Jane Ryan continues her exploration of the classics with a venture into the confusing world of the Martinez

Of all the classic cocktails, the Martinez is perhaps the most unloved and misunderstood. The Mary Bennet of the cocktail family, if you will. It sits somewhere unfashionably between the two titans of the bar world – the Manhattan and the Martini – but has neither the clout nor the clarity of either.
Yet, putting flavour aside for just a moment, the Martinez’s story alone is deserving of far greater fame. After all, it’s the tale of how the first bartenders evolved the Manhattan into the Martini, and its history is exactly that of this most iconic cocktail, before it went dry. You can not have a world that exists with James Bond, Amalfi coast lemons at Duke’s and tableside service at Maison Premiere without the Martinez.
But before we kick off, there’s some important housekeeping to sort on sourcing gin and vermouth in the late 1800s in America.
Gin: in the late 1800s gin was a very different beast to the fresh, citrus-heavy, clear spirit fueling Britain on a Friday night. Instead it was malty, sweet and imported from Holland in wooden barrels, which would have gently aged it across the Atlantic. Once the 20th century was dawning, most recipes called for Old Tom gin, which was lighter and more mixable.
Vermouth: early recipes for the Martinez (or Martine, or Martini, or Turf Club… it’s gonna get complicated, hold on to your V-shaped glasses) all called for sweet, red or Italian vermouth, which was far more common than the drier French style.
OK, back to it.
First listed as a variation of its cocktail forerunner, the Manhattan, the Martinez bursts into history and on to the page in 1884 in OH Bryon’s The Modern Bartenders’ Guide. Before that year, we have no trace of a drink with this name or these ingredients.
However, as David Wondrich points out in Imbibe: “It’s possible that the first meeting of gin and vermouth was one of those momentous occasions that don’t seem all that momentous at the time; that everybody involved took their drinks, smacked their lips, and toddled on home without further remarking the occasion.”
If a combination was working in pre-Prohibition days, in this case spirit and Italian vermouth, then it would have been tried with just about whatever you could reasonably get your hands on, including whiskey, rum, brandy and gin. Any of them could have been the first, but whiskey proved the most popular.
Three years after its print debut, the Martinez made another, this time in Jerry Thomas’ Bartenders Guide, where the recipe calls for Old Tom gin, maraschino and vermouth. Some stories even say Thomas invented the drink for a traveller in San Francisco, however the 1887 edition which lists the Martinez was published two years after the granddaddy of cocktails had died. And we all know what an unbearable boast and brag he was in his lifetime, so it’s extremely unlikely he would have come up with the Martinez and never made a peep.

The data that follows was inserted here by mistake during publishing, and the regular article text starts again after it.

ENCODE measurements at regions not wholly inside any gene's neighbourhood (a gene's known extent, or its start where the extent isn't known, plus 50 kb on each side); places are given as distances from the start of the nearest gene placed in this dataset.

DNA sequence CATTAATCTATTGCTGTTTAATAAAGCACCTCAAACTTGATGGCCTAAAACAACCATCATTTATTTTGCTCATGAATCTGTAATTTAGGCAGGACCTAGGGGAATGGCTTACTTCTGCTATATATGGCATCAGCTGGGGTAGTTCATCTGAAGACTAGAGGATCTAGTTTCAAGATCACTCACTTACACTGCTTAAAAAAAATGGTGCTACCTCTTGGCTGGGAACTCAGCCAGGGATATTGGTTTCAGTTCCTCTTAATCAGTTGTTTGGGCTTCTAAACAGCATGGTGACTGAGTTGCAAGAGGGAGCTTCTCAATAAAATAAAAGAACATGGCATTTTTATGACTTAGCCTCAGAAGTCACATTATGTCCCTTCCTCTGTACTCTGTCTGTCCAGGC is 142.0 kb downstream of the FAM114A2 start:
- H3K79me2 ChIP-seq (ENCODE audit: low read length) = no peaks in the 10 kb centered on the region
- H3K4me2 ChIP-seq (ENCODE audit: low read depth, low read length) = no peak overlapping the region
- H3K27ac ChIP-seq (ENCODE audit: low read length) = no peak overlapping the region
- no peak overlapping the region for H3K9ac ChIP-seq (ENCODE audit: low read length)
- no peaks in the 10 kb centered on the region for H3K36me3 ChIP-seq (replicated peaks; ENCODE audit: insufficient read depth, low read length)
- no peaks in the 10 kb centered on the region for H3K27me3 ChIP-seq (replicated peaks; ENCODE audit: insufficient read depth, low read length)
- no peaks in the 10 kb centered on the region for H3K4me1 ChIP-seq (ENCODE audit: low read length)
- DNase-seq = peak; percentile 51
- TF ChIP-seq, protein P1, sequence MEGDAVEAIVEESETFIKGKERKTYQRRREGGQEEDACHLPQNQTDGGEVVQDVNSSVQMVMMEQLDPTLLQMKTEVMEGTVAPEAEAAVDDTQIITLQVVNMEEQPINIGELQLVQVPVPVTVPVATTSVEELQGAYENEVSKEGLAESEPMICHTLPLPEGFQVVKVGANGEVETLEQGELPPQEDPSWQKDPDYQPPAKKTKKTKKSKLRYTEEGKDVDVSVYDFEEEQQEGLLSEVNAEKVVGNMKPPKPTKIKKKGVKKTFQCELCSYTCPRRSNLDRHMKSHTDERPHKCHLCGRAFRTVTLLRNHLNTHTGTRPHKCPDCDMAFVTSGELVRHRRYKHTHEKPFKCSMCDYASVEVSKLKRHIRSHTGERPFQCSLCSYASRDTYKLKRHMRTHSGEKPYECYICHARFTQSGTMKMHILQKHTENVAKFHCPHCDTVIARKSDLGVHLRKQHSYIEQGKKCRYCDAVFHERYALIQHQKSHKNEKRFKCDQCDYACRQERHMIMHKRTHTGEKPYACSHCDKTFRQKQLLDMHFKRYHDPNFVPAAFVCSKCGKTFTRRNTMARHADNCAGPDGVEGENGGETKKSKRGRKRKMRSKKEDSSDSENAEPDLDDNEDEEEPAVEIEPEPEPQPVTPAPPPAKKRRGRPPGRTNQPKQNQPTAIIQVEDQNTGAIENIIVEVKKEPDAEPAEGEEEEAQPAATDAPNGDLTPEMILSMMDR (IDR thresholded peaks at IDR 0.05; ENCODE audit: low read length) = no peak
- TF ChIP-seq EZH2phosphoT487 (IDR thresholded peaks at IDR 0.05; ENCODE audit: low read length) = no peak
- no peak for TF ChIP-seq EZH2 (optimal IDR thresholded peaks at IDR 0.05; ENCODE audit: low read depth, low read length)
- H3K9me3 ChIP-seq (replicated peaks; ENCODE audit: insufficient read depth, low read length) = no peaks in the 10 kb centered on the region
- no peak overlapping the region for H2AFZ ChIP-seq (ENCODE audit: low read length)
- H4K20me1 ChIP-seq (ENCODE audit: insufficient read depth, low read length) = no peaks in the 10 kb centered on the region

In fact, you can trace the Thomas-Martinez story to Beefeater advertising in the 1960s and no further, which makes it very unlikely to be true.

Distinguishing features

To muddy the waters even further there was a lot of confusion in the late 1800s and early 1900s between a Manhattan and a Martinez or Martini. Just how drunk were they if they couldn’t tell whiskey from gin? Well, those malty genevers from Holland were making it difficult to distinguish, and then there’s the matter of communication in an age without the internet. An interview from the Chicago Tribune at the end of 1883 highlights the problem perfectly, with a quote from a bartender saying “Manhattan cocktails are in demand, too… I introduced them some time ago, and they have become quite popular. They are made of vermouth and gin.”
And then there’s the further confusing matter of the anonymous book How To Mix Drinks. Bar Keepers’ Handbook from 1884, which lists a Turf Club (presumably named for the bar in New York) as made of Old Tom gin, maraschino and Italian vermouth, the same year as OH Bryon names the Martinez.
The point is, there isn’t a clear story of how gin and sweet vermouth came to entangle their lives. What we do know is as soon as tastes tilted towards dry, and French vermouth and London gin turned up, everyone forgot all about the humble Martinez. It just wasn’t as popular, evocative or glamorous as a Martini.
Getting its groove back couldn’t happen until vermouth started its heady ascent from maltreated cocktail ingredient to the hero wine we all realise should have been kept in the fridge these past
120 years. Whoops.
As the low-abv trend has soared, and craft gin distilleries have even made tentative stabs at palatable Old Toms, a new and improved Martinez has started gracing menus. No longer tied to the Martini, these days barely recognisable as family let alone close-knit siblings, the Martinez relishes its 2:1 ratio of vermouth to gin, showing off its astringent herbs, floral nose and sweet aftertaste, aided by that all-important maraschino liqueur. Most recipes now ask for a 75/25 mix of sweet and dry vermouth to tame its cloying mouthfeel as well.
Tellingly of our thirst for sharper tastes, a new breed of Martinez has also emerged, a Martinez Sour, which calls for the addition of fresh lemon juice and the cocktail to be shaken. It would go on to inspire Alex Skarlen’s popular Classic Ripoff at Experimental Cocktail Co, and many others besides. But at its best, the classic Martinez is a wonderful, full-bodied and flavoured lower-abv cocktail that is just starting to enjoy its time in the sun.

Related article:

Martinez recipe using Old Tom

60ml Old Tom gin
25ml sweet vermouth
7.5ml dry vermouth
1 barspoon maraschino liqueur
1 dash Angostura Bitters
Stir over ice and strain into a chilled glass